Applications for this technology is found in solar concentrators.
Luminescent solar concentrators (LSCs) are strategic, cost-effective, and scalable solutions for the convenient incorporation of photovoltaic (PV) technology into building infrastructures or other electronic architectures. LSCs consist of transparent slabs of plastic or glass that guide the emission of sunlight-absorbing photoluminescent dyes to their edges, where small and efficient PV devices may be attached. Perylene bisimides (PBIs) are valued as LSC emitters because of their exceptionally high photoluminescence quantum efficiencies and photostability. However, due to their small Stokes shifts, these materials often suffer from non-radiative reabsorption processes that severely curb their optical efficiencies in LSCs of commercially relevant sizes.
This invention relates to an LSC that employs two luminescent conjugated polymers as surrogate absorbers to amplify the emission of small amounts of a PBI through an energy transfer cascade. Poly(aryleneethynylene)s (PAE) of varying optical bandgaps as surrogate absorbers for minute amounts of a commercially available and popular LSC dye . The optical bandgaps of the polymers are designed such that their corresponding absorption spectra cover a significant fraction of the solar spectrum, but are entirely decoupled from the emission of the PBI. Upon excitation by sunlight, a thin film comprised of the polymers and minority PBI emits photons that are guided into a transparent glass slab and consequently directed to its edges through total internal reflection. A key structural feature of the polymers is a pentiptycene repeat unit that prevents solid-state photoluminescence quenching and hampering of energy transfer processes.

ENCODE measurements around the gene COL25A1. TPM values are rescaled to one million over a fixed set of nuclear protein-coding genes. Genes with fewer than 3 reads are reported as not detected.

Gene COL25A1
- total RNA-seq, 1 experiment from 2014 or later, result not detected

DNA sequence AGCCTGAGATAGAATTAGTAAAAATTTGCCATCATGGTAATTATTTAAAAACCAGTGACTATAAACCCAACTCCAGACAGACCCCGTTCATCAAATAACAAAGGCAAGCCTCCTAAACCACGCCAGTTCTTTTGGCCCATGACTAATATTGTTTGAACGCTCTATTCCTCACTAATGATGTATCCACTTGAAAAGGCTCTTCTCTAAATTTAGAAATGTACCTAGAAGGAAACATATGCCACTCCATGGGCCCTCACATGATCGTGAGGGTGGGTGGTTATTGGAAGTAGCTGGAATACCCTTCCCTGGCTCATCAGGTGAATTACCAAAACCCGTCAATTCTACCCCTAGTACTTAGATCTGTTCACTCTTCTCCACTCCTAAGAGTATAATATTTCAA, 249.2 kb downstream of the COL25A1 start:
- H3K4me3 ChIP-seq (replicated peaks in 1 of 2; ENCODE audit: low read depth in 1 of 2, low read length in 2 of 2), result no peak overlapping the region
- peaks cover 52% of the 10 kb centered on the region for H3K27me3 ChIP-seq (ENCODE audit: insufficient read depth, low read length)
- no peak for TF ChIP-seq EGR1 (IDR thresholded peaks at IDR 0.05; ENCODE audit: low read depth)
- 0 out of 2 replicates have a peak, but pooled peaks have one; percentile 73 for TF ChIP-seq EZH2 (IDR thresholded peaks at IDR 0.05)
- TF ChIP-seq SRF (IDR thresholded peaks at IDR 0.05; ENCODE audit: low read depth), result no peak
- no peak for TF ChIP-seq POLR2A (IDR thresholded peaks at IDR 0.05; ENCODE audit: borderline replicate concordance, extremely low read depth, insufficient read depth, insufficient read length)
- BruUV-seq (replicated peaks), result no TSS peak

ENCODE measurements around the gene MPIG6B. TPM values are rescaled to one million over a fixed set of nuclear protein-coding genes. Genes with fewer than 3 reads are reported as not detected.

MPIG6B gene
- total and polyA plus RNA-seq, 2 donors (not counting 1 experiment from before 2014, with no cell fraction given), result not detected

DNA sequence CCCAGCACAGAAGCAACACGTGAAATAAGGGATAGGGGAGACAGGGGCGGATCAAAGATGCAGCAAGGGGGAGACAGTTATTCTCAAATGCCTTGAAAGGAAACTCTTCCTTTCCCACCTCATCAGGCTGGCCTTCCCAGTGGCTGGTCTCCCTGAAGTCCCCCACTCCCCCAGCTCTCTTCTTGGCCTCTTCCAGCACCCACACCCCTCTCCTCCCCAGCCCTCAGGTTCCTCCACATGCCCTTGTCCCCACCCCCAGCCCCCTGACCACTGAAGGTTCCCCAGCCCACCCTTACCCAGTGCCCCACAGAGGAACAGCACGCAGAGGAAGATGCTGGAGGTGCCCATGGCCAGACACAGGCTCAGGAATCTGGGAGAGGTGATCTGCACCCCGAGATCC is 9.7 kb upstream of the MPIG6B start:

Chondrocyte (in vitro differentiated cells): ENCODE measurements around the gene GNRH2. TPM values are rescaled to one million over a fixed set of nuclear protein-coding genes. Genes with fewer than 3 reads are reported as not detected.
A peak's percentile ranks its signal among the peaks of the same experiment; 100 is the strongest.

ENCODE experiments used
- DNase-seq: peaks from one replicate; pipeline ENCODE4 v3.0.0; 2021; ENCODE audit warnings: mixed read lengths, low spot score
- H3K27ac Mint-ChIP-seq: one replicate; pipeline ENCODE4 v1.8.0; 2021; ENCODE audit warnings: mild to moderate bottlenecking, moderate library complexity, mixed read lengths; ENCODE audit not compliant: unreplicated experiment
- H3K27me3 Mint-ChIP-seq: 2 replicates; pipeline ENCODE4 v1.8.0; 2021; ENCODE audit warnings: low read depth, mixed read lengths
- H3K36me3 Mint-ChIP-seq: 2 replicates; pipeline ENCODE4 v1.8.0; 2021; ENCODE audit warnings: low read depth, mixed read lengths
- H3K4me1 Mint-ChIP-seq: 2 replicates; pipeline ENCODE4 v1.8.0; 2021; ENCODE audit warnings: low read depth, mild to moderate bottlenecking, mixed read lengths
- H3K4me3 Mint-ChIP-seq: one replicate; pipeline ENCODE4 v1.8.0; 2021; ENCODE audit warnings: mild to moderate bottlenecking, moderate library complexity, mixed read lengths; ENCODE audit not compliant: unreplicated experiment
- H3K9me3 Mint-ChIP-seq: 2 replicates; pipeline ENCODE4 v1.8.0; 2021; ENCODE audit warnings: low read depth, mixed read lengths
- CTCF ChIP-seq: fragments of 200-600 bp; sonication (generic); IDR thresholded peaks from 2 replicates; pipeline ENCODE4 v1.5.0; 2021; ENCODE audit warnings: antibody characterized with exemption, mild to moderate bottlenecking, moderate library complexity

High solubility in organic solvents for simple processing into thin films
Relatively low refractive indices for waveguide compatibility with inexpensive glass substrates